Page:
Ryan Hunter-Reay

Ryan Hunter-Reay ruined what looked like a perfect plan coming together for Andretti Autosport teammate Alexander Rossi on Sunday at Belle Isle Park, closing a seven-second gap in the final 17 laps and benefitting from Rossi’s mistake with seven laps left to win Race 2 of the Chevrolet Detroit Grand Prix presented by Lear on Sunday.

Rossi, seemingly ready to close out a win on a well-orchestrated two-stop strategy, locked his tires and slid into the Turn 3 runoff on Lap 64 of 70, allowing Hunter-Reay to finally pounce and win for the 17th time in his Indy car career and first since 2015 at Pocono Raceway. Hunter-Reay seemed destined for second place on his three-stop plan, but after pitting for the final time on Lap 52, began stacking blistering laps together. A 6.3-second pit stop helped his cause.


“After I took that second set of blacks, the Firestone primary tires, I started to get in sync with the car and the balance started coming to me,” said Hunter-Reay, driver of the No. 28 DHL Honda. “I was really worried in the beginning because we were really loose, and then as I got into a rhythm, the car was doing everything I needed it to. Everything.

Photos: Sunday At Detroit“When we started that last stint, Rossi was more than a straightaway ahead of us. I couldn’t even see him. I just put my head down and this thing was flying. That was going to be a heck of a fight at the end, but good thing we pressured him into it and we’re here in victory lane. It’s awesome – this car deserves to be where it is right now.”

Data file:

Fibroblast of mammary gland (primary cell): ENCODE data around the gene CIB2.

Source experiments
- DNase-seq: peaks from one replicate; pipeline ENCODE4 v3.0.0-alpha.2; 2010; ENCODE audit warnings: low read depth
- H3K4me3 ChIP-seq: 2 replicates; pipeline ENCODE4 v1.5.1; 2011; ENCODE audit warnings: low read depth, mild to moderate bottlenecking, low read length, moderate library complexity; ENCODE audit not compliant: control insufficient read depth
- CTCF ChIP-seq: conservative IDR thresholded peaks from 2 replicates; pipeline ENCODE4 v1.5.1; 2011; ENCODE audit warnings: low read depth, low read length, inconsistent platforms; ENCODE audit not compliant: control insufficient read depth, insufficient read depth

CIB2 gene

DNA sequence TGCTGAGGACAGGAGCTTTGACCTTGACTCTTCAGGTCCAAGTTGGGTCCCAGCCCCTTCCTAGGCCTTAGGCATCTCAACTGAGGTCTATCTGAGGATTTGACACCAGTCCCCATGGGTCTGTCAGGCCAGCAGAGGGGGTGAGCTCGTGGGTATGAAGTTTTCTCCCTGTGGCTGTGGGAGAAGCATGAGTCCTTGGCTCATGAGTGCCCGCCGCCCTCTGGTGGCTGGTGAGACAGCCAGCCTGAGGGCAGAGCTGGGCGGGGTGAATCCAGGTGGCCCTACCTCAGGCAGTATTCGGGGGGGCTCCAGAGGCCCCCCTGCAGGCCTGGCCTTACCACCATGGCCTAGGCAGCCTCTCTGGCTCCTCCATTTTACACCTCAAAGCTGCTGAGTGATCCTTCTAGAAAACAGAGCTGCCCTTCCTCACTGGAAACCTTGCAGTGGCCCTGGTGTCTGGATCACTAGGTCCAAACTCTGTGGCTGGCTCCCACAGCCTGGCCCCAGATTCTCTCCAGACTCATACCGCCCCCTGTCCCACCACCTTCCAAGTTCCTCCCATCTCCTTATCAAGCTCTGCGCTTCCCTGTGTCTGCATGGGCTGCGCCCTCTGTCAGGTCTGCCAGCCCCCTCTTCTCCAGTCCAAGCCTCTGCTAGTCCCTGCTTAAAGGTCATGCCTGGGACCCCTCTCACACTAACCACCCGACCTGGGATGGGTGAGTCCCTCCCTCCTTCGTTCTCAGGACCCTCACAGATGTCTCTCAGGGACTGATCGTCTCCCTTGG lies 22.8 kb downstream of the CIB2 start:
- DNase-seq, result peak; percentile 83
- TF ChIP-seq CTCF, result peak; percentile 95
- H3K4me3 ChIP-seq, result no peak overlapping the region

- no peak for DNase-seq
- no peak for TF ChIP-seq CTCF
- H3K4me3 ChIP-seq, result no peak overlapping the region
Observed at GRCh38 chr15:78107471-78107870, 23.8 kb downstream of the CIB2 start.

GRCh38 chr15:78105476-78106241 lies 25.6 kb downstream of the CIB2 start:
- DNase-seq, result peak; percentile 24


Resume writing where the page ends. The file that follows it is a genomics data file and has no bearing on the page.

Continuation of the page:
Rossi, who had won the race after collecting his two previous Verizon IndyCar Series poles, locked up his tires on two occasions trying to hold off Hunter-Reay. On the second occasion, it shredded the tread on his left front tire and sent him into the runoff area. Rossi, who led a race-high 46 laps, slowly maneuvered the car back to pit lane for fresh tires and finished 12th in the No. 27 Ruoff Home Mortgage Honda.

Team Penske’s Will Power finished second in the No. 12 Verizon Team Penske Chevrolet, 11.3549 seconds behind Hunter-Reay, followed by Chip Ganassi Racing teammates Ed Jones and Scott Dixon. Dixon won Race 1 on Saturday, his 42nd career win that tied Michael Andretti for third on the all-time Indy car list.

Graham Rahal finished fifth for Rahal Letterman Lanigan Racing and Robert Wickens sixth for Schmidt Peterson Motorsports, giving Honda five of the top six finishers a day after it swept the first six spots.

The Verizon IndyCar Series is back in action on Saturday, June 9 at Texas Motor Speedway with the DXC Technology 600 on the 1.5-mile oval. The race airs at 8 p.m. ET on NBCSN and the Advance Auto Parts INDYCAR Radio Network.